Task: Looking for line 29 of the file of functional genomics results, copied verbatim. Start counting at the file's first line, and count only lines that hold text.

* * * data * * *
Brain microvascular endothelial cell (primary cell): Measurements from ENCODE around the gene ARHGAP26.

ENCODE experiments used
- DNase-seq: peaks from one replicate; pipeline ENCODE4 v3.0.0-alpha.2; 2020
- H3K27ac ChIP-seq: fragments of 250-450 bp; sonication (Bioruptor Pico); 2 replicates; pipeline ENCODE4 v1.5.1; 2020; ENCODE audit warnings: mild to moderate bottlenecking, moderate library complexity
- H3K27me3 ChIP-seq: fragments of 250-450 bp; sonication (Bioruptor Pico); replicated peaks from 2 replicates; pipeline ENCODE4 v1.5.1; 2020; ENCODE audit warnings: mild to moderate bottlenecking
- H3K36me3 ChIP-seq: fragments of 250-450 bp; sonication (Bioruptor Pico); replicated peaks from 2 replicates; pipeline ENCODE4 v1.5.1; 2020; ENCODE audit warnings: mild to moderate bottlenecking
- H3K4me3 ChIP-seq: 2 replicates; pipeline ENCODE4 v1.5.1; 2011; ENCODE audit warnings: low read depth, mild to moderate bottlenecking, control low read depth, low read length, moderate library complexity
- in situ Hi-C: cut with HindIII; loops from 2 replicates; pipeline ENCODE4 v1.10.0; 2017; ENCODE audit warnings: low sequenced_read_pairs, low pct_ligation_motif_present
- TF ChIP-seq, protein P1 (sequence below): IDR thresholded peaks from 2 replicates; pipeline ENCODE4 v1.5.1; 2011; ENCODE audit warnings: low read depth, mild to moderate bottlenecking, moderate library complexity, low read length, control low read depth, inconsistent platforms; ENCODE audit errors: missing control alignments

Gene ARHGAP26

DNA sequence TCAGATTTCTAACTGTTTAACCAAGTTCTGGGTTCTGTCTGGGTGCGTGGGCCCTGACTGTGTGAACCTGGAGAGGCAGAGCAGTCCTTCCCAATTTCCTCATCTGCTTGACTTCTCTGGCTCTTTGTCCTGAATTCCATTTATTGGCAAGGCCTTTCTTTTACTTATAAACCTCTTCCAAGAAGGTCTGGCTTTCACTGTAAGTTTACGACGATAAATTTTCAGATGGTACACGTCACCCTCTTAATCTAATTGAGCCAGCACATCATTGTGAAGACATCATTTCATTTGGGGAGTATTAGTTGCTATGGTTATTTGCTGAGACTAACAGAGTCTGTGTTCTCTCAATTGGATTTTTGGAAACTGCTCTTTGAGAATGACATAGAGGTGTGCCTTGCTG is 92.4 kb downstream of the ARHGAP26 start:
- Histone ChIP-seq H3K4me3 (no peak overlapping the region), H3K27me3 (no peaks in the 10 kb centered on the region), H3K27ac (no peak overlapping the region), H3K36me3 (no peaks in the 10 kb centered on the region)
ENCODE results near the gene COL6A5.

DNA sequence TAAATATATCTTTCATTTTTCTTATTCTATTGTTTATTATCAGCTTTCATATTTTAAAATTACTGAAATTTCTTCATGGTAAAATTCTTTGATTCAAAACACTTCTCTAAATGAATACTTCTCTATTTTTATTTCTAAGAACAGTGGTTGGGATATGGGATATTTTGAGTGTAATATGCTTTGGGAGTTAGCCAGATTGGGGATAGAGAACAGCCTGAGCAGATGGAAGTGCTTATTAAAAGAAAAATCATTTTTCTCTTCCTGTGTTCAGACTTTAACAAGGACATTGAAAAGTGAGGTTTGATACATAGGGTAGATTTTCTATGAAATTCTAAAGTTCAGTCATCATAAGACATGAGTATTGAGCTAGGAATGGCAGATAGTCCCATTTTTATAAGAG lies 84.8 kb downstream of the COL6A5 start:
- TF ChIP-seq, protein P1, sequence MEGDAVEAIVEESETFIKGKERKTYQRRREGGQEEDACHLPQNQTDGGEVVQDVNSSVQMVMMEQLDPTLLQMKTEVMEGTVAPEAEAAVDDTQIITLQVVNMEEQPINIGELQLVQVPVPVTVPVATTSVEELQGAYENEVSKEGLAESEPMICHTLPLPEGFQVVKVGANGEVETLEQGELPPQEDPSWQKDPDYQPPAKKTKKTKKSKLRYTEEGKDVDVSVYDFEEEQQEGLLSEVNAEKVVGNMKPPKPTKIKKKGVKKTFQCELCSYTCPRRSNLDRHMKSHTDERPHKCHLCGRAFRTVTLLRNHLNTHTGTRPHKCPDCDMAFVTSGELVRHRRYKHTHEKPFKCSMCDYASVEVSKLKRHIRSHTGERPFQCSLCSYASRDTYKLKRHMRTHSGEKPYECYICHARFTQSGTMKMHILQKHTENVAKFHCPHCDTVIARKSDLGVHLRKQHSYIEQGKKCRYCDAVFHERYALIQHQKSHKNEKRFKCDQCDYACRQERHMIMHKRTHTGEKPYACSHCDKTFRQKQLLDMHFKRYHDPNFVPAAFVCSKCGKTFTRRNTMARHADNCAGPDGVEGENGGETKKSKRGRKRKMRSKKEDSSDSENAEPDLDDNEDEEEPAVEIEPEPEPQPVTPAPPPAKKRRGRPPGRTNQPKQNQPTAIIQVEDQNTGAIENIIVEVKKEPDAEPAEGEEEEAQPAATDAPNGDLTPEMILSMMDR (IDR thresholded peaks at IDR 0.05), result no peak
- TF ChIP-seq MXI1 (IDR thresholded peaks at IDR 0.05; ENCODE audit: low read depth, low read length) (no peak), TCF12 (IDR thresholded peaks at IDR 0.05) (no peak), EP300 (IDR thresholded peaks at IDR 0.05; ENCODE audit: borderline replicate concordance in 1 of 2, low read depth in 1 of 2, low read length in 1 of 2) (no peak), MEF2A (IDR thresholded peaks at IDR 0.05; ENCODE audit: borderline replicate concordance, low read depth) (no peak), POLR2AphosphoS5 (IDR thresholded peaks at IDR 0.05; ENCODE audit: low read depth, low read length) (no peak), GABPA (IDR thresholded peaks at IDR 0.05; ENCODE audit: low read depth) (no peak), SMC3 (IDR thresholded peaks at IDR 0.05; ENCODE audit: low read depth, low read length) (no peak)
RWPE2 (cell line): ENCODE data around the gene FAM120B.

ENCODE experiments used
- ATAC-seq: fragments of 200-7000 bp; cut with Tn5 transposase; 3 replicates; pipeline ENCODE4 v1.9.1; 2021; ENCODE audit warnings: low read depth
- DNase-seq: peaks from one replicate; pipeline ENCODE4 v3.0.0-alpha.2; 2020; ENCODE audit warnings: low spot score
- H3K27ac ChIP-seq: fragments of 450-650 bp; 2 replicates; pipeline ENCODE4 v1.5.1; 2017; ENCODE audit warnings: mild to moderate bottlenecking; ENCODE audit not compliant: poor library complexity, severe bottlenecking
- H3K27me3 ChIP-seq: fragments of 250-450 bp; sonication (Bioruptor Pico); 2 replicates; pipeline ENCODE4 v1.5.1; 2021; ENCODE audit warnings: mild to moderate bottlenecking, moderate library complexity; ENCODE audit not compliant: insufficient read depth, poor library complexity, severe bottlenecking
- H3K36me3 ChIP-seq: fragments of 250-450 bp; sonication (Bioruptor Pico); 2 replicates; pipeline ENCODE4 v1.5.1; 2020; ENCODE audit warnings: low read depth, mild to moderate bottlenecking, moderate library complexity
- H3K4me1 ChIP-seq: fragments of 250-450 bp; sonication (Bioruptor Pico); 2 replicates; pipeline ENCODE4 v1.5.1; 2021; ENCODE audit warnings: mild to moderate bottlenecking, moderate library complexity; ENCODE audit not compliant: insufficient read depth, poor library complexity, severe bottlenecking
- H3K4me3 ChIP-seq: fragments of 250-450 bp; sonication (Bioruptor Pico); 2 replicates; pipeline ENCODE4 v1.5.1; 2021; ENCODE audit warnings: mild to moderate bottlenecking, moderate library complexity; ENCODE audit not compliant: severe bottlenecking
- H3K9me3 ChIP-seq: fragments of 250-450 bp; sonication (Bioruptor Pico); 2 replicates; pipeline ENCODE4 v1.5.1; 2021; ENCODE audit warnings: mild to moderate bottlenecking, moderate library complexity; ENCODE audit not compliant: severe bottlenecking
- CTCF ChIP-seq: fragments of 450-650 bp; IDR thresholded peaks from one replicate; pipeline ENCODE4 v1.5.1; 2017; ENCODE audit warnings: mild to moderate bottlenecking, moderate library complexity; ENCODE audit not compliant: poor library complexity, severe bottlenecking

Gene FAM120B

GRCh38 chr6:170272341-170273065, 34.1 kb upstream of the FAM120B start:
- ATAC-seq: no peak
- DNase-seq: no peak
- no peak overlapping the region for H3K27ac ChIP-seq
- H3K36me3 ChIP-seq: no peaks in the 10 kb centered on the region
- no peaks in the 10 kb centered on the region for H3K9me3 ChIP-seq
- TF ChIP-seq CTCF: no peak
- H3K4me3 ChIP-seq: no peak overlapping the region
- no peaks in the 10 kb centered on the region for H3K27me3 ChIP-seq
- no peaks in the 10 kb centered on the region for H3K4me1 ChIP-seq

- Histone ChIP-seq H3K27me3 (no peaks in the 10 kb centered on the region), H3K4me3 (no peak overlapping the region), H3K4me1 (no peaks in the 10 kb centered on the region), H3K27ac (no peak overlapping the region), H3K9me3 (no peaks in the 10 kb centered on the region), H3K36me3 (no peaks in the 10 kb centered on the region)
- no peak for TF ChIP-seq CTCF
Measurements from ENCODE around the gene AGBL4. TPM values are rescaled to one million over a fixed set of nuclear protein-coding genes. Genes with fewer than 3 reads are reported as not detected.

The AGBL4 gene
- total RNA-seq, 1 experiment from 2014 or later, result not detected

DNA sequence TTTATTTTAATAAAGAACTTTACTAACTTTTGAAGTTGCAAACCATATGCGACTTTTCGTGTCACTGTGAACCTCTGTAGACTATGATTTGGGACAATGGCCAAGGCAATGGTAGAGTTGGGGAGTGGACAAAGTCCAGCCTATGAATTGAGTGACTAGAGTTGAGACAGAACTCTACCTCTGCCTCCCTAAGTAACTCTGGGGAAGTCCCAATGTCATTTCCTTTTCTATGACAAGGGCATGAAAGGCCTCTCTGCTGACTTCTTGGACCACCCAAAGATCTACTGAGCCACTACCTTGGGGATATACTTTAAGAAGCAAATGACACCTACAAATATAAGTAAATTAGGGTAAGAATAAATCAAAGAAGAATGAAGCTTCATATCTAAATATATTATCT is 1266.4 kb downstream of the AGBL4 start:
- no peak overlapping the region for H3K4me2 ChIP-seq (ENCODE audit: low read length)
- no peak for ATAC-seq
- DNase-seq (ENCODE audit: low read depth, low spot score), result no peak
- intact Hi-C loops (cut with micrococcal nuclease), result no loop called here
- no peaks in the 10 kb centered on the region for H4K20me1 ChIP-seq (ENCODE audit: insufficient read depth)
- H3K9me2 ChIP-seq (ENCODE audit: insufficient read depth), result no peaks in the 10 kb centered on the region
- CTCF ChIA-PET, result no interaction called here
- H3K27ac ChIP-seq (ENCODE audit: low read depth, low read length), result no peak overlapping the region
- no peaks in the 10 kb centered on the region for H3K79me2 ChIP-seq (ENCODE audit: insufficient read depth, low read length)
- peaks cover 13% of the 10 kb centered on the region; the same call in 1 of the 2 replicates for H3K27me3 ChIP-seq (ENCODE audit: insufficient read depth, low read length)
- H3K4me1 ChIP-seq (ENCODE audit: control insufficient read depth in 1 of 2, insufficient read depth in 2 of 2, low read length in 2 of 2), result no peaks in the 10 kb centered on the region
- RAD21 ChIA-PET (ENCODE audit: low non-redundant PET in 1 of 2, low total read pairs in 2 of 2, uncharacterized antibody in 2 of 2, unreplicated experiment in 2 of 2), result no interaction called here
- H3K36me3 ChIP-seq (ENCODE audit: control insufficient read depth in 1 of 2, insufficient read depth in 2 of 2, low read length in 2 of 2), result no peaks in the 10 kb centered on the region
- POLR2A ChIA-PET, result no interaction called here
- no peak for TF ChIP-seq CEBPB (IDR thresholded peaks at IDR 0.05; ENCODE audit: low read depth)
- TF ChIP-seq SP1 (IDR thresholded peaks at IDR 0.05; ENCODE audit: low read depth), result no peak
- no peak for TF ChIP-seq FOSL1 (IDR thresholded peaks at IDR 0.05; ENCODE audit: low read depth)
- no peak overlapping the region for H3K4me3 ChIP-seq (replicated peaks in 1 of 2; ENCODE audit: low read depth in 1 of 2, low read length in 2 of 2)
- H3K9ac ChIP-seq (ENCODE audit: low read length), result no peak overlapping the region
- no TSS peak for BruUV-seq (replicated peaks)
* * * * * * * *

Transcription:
GRCh38 chr6:170272341-170273065, 34.1 kb upstream of the FAM120B start: